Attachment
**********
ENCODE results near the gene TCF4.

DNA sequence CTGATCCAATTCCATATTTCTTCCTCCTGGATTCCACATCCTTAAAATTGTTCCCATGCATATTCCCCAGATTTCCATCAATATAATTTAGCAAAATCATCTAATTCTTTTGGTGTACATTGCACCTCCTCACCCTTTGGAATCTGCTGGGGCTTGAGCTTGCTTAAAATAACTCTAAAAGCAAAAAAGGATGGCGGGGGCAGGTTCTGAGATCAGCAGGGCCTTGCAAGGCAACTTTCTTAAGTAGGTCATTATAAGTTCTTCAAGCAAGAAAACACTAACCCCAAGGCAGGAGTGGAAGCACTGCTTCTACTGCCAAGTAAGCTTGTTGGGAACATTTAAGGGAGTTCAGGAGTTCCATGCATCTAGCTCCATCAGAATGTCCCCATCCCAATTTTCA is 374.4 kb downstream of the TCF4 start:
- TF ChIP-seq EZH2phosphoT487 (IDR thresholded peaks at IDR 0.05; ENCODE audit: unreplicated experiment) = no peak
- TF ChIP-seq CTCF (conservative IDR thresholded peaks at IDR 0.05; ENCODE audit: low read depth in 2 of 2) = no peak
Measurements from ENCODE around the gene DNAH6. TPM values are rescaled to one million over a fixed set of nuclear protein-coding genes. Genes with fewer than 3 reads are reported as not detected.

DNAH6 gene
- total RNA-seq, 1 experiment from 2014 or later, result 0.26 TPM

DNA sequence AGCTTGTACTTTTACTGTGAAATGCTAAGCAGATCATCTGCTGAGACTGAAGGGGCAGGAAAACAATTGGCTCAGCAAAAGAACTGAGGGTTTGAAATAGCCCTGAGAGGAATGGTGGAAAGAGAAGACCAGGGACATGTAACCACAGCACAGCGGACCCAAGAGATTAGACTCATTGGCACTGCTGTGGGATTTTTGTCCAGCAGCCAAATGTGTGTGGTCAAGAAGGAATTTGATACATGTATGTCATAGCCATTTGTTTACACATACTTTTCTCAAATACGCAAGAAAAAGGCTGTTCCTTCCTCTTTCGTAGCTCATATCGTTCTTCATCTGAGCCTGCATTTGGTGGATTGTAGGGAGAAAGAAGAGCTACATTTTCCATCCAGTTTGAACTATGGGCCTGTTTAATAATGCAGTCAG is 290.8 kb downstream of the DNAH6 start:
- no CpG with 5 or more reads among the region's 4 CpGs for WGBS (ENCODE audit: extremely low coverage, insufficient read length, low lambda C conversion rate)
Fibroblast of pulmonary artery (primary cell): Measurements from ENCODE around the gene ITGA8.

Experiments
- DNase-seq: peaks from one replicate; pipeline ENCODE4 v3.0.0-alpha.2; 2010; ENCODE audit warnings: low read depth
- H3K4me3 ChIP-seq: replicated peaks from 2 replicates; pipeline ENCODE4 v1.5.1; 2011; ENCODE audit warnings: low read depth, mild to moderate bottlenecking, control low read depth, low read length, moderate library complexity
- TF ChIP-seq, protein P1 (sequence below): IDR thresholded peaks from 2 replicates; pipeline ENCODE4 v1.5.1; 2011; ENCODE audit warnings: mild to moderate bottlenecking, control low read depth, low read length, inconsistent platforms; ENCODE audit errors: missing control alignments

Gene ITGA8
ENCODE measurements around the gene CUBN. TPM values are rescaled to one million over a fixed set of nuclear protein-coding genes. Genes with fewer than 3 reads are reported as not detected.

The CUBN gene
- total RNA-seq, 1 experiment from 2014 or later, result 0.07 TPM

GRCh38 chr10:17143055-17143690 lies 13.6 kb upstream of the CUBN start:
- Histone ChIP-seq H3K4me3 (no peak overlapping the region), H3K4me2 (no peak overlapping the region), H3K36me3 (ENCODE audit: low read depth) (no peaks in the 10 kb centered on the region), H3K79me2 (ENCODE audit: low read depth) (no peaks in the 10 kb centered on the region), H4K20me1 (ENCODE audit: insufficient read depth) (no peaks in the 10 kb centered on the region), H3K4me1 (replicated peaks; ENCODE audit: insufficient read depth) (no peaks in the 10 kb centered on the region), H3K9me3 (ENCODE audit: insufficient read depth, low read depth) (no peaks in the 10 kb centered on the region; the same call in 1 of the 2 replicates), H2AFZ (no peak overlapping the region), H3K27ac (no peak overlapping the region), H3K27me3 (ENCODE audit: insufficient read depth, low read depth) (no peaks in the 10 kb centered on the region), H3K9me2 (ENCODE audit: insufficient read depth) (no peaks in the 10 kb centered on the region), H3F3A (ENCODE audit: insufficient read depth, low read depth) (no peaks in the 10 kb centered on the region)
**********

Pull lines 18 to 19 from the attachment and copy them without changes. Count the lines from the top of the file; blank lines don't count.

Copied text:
- total RNA-seq, 1 experiment from 2014 or later, result 0.07 TPM

GRCh38 chr10:17143055-17143690 lies 13.6 kb upstream of the CUBN start: